|Has Audra McDonald just won herself a record-breaking sixth Tony? It's hard to say, but no one can argue with the virtuosic quality of her latest Broadway endeavor.|
When you enter the Circle in the Square Theatre, home of the Broadway revival of Lady Day at Emerson's Bar and Grill, it legitimately feels like you've entered an underground jazz club. After descending down into the basement lobby, you must enter the smoke-filled theatre proper to the quiet buzz of patrons talking amongst themselves as they find their seats. A jazz trio plays to the steadily increasing audience, some of whom are seated onstage at tables that further increase the club-like atmosphere. And then, just as the last few audience members take their seats, the lights dim and she appears.
Not Audra McDonald, the five-time Tony-winner with above-the-title billing on the evening's Playbill; you won't catch even a glimpse of her over the course of Lady Day's intermissionless 90 minutes. With a jittery walk and a slightly unfocused gaze that belies her intoxicated state, the legendary jazz singer Billie Holiday saunters onstage and begins her set, seemingly back from the dead. The mannerisms, the stream of conscious rambling, and the distinctively mournful voice that expresses a life fully lived, are all hallmarks of Lady Day. And for the rest of the evening, you are in the palm of her hand; she has control over you, even when she loses control of herself.
To say that McDonald is giving the performance of the season as Billie Holiday seems disingenuous, as she has accomplished what all actors aspire to but few actually achieve: she doesn't seem to be acting at all. McDonald fully disappears inside Holiday, becoming the legendary singer so completely that she's virtually unrecognizable. McDonald's heralded voice is completely changed as it adopts Holiday's vocal ticks and mannerisms, but the actress' musicality and song interpretation have arguably never been better. She is so convincingly, measurably intoxicated throughout the evening that the audience audibly gasps when she falls off the stage, a move that in hindsight was obviously planned but at the moment felt like a legitimate threat to the McDonald's safety.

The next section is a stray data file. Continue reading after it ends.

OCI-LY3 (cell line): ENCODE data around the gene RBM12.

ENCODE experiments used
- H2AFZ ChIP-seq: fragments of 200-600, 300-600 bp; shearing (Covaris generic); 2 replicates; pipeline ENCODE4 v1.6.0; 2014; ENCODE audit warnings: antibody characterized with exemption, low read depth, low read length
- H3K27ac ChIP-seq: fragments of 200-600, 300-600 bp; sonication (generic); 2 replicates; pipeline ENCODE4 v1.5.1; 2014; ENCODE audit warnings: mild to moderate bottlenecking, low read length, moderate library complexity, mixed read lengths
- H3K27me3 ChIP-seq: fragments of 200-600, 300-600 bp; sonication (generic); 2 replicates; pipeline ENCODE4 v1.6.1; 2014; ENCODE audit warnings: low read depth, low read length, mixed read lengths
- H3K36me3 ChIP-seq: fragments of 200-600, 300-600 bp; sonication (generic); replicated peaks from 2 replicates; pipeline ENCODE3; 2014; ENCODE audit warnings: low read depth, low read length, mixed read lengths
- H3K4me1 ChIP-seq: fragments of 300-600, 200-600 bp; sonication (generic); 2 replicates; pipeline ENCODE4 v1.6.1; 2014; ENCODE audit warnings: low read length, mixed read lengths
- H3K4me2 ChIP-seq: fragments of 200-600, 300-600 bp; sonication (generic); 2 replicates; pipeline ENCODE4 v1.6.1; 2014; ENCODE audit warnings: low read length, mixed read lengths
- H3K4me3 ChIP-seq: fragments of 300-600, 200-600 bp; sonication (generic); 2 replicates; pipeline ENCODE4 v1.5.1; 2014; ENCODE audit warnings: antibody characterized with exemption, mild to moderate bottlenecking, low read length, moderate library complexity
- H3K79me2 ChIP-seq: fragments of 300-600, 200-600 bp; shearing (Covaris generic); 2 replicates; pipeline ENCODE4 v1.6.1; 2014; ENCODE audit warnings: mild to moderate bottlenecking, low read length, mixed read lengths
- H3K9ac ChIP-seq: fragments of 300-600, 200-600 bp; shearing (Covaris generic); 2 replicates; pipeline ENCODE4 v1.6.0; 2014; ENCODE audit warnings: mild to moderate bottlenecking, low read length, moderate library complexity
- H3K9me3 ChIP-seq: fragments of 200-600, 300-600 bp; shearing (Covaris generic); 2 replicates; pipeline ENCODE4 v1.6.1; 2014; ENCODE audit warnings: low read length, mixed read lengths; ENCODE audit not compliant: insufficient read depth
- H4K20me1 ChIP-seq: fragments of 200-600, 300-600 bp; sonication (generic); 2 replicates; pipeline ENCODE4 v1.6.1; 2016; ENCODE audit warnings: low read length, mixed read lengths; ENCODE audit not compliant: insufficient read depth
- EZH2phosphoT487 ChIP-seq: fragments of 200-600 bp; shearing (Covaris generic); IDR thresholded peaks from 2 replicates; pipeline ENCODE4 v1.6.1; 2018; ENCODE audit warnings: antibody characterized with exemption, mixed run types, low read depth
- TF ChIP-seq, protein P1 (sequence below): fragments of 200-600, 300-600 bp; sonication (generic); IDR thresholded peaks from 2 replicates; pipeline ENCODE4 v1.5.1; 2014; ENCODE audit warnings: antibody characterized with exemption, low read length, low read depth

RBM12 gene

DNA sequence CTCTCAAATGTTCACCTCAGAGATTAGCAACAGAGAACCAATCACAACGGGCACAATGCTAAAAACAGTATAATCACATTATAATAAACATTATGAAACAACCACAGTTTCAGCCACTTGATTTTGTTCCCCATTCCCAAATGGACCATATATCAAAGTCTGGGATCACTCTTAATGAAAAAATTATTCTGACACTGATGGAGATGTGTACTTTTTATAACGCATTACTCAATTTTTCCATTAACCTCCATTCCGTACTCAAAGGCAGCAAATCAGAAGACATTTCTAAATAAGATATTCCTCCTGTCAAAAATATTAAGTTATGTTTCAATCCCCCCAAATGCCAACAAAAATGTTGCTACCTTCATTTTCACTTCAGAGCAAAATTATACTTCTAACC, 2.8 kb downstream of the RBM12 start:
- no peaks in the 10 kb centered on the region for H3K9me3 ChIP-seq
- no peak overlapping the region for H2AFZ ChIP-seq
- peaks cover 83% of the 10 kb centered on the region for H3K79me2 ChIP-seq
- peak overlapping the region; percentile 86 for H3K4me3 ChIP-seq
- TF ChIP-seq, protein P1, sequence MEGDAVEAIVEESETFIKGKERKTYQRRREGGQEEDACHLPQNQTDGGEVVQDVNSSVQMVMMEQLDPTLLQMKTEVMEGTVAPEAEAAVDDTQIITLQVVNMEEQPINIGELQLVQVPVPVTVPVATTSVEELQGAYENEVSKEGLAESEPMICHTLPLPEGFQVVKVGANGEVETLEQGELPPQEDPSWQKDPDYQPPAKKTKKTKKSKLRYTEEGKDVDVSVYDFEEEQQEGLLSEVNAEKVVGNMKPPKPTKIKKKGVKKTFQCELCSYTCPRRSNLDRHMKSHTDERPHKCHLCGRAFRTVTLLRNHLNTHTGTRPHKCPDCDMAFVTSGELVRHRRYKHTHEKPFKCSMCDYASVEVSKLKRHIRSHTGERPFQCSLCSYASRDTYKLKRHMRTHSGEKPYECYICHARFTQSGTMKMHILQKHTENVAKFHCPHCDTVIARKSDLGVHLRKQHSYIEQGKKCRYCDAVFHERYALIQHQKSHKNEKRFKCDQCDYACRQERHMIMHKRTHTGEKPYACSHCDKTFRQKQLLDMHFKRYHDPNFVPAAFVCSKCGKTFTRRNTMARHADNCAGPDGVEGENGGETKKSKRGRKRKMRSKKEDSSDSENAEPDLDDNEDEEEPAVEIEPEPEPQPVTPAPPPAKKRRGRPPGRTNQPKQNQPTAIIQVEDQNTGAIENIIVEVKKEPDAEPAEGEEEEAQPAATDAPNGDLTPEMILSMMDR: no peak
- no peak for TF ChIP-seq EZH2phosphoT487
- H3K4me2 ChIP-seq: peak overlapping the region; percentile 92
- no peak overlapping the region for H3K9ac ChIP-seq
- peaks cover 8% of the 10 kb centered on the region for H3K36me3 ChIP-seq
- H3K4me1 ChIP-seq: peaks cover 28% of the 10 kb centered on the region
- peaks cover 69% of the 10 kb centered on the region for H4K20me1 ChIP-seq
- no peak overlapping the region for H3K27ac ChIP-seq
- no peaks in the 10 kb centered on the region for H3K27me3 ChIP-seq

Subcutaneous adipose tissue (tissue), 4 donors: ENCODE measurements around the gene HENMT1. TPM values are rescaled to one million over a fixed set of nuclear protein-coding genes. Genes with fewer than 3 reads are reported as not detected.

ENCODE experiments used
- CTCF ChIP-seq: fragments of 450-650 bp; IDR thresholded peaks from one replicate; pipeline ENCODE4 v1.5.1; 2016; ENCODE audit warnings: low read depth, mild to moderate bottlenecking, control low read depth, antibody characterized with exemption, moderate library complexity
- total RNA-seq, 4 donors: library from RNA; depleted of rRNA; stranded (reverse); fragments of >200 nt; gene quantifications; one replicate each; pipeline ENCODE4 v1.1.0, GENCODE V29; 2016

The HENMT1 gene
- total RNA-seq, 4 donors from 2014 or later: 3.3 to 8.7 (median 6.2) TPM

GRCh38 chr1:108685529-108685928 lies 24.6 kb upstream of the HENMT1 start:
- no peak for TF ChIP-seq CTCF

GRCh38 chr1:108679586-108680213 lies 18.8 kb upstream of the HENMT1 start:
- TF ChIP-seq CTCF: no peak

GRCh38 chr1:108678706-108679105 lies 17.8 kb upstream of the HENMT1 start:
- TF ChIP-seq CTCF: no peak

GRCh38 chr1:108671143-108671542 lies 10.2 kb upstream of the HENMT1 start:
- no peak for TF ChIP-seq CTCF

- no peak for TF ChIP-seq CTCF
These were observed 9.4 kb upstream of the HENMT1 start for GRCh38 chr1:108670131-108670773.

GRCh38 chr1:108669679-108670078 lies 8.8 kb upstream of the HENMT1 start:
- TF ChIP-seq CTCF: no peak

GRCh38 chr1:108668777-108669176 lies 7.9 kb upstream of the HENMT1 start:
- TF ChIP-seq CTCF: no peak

But make no mistake, her performance goes far beyond mere physical impersonation. Although the show is essentially a 90-minute monologue, McDonald is so in the moment she never feels rehearsed (the only real giveaways that the evening isn't entirely improvised are the perfectly timed lighting and music cues). You see McDonald's Holiday have the thoughts before she expresses them, and it genuinely feels as if this is the first time she's put these words in this particular order. She has fantastic connection to and interplay with the audience - who she repeatedly, almost desperately refers to as "my friends" - which again contributes to the underground club vibe, and demonstrates a searing emotional vulnerability as she shares various and often painful anecdotes about her life. While the Circle in the Square's small size certainly contributes to the feeling of intimacy, it is McDonald's performance and accessibility that allows you to leave feeling as if you truly know Holiday.
It is unfortunate that Lanie Robertson's script isn't fully worthy of McDonald's numerous gifts, although at the same time anything that provides a framework which allows the kind of performance McDonald is giving cannot be completely dismissed. The writing nails the free-associative nature of an intoxicated individual so well that it ultimately robs the play of some of its impact, since the script lacks any discernible narrative arc or rising tension. Perhaps this is by design (the play's central conceit is that no one, including Holiday, realized this would be one of her final public performances before an untimely death), but that doesn't negate the vague sense of dissatisfaction the work leaves you with. Yet the play does provide a fleshed-out portrait of a deeply troubled artist, while simultaneously putting a personal face on some of the racial issues that plagued the pre-Civil Rights era and are unfortunately still problems today.
Director Lonny Price has seamlessly staged the evening, subtly nudging the production here and there to give it as much dramatic heft as possible. He keeps the evening interesting and involving while doing remarkably little (James Noone's spot-on scenic design purposely doesn't give Holiday much space to move around), and has obviously helped enable and shape McDonald's performance into the master class it currently is. As previously mentioned, Robert Wierzel's lighting design is just about perfect, and while costumer ESosa was only called upon to create one look for McDonald it is an absolute stunner. And the jazz trio of Sheldon Becton (piano), Clayton Craddock (drums), and George Farmer (bass) make absolutely beautiful music together.
Lady Day at Emerson's Bar and Grill, despite being a last-minute addition to the current Broadway season, is a high class affair that has been lovingly rendered from top to bottom. While Lanie Robertson's script isn't fantastic, it provides the foundation on which McDonald builds one of the most impressive feats of acting I have ever seen. In her last Broadway appearance, McDonald went operatically big in The Gershwin's Porgy & Bess and won a Tony for it; the fact that she is just as effective, if not moreso, in something as small and intimate as Lady Day proves there is nothing this versatile performer cannot do. Billie Holiday died long ago, but thanks to McDonald she lives again nightly on Broadway.